What a group it was, too. The Black Ninja, Keiji Muto, who would return to Japan and become one of the greatest wrestlers of all time. Jimmy Jack Funk, Kamala and Kamala 2, and now, the new guys, Cactus and Young.
Perhaps that Plymouth Arrow was actually a blessing in disguise, the way it chugged from town to town, barely making it most of the time, once in a while not making it at all. When it finally stopped for good, in the mountains of Pennsylvania, I just took the plates off and left it on the side of the road; hitch-hiking to the wrestling show because that’s just the way you do things when you wrestle.
But knowing the limited lifespan of the Arrow, I was far more open to the possibility of riding with a couple of our more seasoned veterans, Akbar and Bronco Lubich, a grizzled old main-eventer from Charlotte who did 40 mph in the fast lane and actually refereed slower than he drove. But, oh, the stories they could tell! Most of Bronc’s started out with “I remember one time, I was working in on top in Charlotte…it was sold out”, a precurser to Ricky Morton’s oft-heard declaration, “Brother, me and Robert sold this sonuvabitch out”. Bronc was a lovely man, though and a perfect foil for the tough as nails Akbar, who showed no signs of weakness for at least two weeks, as we lumbered through the rugged Texas countryside, doing 40 in the fast lane.
Akbar liked to yell every now and then. One night, without the reassuring presence of Bronco to comfort him, AK went on a tear, throwing around the F-bomb in much the same way Vince McMahon did twenty years later. I was barely 23, and though I could drop an elbow off the apron from 12 feet with uncanny precision, I was absolutely petrified. Ak did this on a fairly regular basis after all. After a couple minutes, he started laughing. “General, are you ok?” I asked. Ak kept right on laughing for a while, then got serious and turned to me. “God damn I love going off, Jack”, he said with a big smile. “I love it!”
“You mean, you thought that was fun?”, I said
Ak looked at me philisophically. “Jack, after I go off, I just feel so great. I sleep so well. I try to go off at least a couple times a week.” He even encouraged me to give it a try, an offer I turned down at the time, but in my own way took up several years later, during my ECW promos. I’ll be darned if the General wasn’t right, too; going off in those promos – on the fans, my opponent, myself, whoever, made me peaceful, almost serene, and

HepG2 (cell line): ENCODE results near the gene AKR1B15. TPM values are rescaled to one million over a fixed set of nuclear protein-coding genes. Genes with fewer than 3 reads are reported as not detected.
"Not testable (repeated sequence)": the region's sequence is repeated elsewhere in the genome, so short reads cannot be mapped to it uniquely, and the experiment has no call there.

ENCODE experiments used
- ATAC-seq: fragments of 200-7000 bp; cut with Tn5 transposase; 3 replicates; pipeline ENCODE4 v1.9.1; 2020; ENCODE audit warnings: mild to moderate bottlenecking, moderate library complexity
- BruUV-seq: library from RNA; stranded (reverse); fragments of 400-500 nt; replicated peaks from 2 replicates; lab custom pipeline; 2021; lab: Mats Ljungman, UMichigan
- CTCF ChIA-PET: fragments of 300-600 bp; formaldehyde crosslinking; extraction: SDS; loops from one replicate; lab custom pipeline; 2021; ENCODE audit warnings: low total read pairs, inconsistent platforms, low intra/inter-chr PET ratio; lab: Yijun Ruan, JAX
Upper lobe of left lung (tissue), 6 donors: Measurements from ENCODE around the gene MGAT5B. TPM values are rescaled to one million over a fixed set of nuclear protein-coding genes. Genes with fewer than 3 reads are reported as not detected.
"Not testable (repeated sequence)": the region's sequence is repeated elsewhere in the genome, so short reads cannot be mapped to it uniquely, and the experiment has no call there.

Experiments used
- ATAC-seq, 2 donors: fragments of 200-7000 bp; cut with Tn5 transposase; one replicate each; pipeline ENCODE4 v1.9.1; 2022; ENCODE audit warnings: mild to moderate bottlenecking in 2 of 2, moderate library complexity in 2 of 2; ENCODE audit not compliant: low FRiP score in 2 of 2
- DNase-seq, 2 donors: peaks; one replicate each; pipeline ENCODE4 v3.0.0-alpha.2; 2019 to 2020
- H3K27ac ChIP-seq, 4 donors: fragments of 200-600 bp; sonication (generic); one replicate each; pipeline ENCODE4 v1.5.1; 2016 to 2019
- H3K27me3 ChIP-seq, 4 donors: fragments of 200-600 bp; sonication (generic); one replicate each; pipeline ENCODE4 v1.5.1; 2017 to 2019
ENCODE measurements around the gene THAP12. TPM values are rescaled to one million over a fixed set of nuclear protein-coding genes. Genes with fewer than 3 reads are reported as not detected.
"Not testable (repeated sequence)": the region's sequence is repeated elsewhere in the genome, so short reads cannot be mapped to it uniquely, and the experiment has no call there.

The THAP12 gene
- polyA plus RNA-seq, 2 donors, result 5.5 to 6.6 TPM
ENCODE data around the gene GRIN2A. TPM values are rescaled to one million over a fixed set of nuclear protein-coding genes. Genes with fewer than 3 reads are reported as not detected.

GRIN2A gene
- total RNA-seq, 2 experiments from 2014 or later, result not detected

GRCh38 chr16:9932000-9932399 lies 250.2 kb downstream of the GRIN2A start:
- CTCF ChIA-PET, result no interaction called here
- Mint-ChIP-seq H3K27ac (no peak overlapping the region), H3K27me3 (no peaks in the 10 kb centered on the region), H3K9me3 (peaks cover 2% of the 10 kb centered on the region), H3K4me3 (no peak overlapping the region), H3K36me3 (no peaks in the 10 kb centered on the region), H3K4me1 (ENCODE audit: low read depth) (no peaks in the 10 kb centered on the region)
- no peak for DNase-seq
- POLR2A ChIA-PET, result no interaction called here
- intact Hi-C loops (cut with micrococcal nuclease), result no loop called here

I slept really well as long as I had that outlet to go off.
But “going off” was just a small part of Skandor Akbar. He was a true gentleman who looked out for and cared about the guys in his flock. We may have been a fictitious band of bad guys, but there was a definite family feel to Devestation, and even after leaving, I would talk to the General about the possibility of putting together a Devestation reunion party. From time to time, as I travelled around, I’d run into guys who had served under the General and we’d share our favorite story about our time in the Sportatorium or laugh about something Ak had done or told us. We finally got to do a little Devestation Reunion Party in 2000, though it was only a handful of his guys, representing different eras inside Ak’s incorporation: me, Kamala, King Kong Bundy and the Missing Link. I think I’ve still got a couple of those show 8×10’s laying around the Foley house.
More than anything, I remember Skandor Akbar as a man who took a genuine interest in my life. He was concerned, not only that I was doing a few too many things that might not lend themselves to career longevity, but that I might be hurting my status as a bad guy by being too nice to everyone outside the Sportatorium. “Jack”, he said, his big expressive eyes awide with genuine concern, with those impossibly furry eyebrows dancing around for added emphasis. “You work so hard, and you put yourself through so much. I just don’t want you to lose your heat because everyone knows you’re the nicest guy in the building.” I nodded, but didn’t truly understand. I think Ak sensed that I just wasn’t going to be the guy to be rude to fans or yell or brow beat them in order to stay a heel. “I’m not saying you have to be mean or anything. Just stop making it so hard to boo you.”
He was a great guy. He loved the oldies, and to this day, I steal an Akbar line verbatim anytime I’m asked if I have music at an independent show.
“Yes, I do…This Magic Moment”
I heard about the General’s passing two days ago. I don’t feel the sense of tragic loss that I do at the deaths of others in the business, because unlike so many in this wrestling business, he’d lived a full life. He was a figure who commanded immediate respect, but who reciprocated and gave back in so many ways. I was proud to be one of his “boys”, and he never hesitated to tell me how proud he was of me every time we got together over the years. It was twenty two years ago that the General bestowed on me the two most lasting gifts of my career: he took me to my first Whataburger, and showed me that saving money can be a joy, not a sacrifice.
So the next time I head through the Lone Star state, and see that majestic “W” slicing through the blue Texas sky, rest assured that I will honor the General’s memory. A double meat and cheese Whataburger, hold the onions please…and a cup of tap water. The tap water’s free, right?
Rest in peace General. You were such a great help to me and so many others.
Tags: Mick Foley, TNA